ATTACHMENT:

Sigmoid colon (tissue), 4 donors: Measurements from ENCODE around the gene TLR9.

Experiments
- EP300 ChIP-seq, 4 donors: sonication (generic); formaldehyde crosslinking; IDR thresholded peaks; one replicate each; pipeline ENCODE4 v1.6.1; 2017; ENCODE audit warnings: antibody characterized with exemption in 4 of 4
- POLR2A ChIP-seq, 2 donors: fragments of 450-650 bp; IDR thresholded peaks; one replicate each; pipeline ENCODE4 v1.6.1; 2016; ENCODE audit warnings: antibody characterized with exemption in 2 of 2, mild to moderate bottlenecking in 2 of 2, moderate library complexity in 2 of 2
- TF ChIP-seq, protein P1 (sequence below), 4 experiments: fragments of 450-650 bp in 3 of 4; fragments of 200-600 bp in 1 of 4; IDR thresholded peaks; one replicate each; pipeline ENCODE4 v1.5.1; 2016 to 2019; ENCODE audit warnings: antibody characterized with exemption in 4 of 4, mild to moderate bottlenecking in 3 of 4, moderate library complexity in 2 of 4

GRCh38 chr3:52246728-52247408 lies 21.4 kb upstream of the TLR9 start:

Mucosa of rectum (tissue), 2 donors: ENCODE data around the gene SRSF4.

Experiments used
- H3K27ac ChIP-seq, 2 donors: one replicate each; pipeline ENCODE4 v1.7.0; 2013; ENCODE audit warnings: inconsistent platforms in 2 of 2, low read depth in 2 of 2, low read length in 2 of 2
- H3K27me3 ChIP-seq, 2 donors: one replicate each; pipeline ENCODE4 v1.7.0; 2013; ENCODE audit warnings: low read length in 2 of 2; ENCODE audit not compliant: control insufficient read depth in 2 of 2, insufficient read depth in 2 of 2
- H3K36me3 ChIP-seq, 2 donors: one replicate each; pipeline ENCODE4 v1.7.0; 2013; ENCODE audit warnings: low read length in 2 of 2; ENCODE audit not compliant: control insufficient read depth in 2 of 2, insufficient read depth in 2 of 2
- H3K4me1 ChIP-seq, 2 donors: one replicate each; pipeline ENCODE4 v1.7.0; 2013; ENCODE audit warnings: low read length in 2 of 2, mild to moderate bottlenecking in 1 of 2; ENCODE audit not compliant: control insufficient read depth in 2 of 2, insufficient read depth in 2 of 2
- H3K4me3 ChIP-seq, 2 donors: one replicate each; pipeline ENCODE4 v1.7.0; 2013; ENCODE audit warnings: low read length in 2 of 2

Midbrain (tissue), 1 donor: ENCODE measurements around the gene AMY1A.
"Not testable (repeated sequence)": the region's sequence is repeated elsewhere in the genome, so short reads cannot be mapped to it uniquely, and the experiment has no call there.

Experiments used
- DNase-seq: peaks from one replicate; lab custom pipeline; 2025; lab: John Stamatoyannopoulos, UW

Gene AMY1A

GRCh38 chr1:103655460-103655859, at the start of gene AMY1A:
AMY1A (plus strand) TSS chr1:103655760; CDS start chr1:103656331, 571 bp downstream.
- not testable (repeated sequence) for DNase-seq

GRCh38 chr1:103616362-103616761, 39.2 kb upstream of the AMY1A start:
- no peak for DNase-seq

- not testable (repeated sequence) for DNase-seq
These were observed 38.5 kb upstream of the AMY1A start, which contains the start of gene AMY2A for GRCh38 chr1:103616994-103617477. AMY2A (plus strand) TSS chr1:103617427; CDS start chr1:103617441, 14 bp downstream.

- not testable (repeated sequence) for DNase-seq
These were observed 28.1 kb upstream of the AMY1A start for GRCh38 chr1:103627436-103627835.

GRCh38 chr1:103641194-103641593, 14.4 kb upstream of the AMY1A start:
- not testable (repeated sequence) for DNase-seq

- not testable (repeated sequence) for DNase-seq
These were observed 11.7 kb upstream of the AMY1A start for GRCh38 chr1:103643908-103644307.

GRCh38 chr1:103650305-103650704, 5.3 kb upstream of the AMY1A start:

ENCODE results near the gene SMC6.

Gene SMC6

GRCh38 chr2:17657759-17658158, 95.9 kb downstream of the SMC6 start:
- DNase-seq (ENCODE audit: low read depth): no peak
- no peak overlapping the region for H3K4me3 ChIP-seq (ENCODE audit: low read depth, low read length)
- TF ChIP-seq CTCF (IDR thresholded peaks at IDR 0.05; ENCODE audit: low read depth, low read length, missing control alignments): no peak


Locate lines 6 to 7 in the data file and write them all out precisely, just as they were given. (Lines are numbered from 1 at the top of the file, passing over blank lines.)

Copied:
GRCh38 chr3:52246728-52247408 lies 21.4 kb upstream of the TLR9 start:

Mucosa of rectum (tissue), 2 donors: ENCODE data around the gene SRSF4.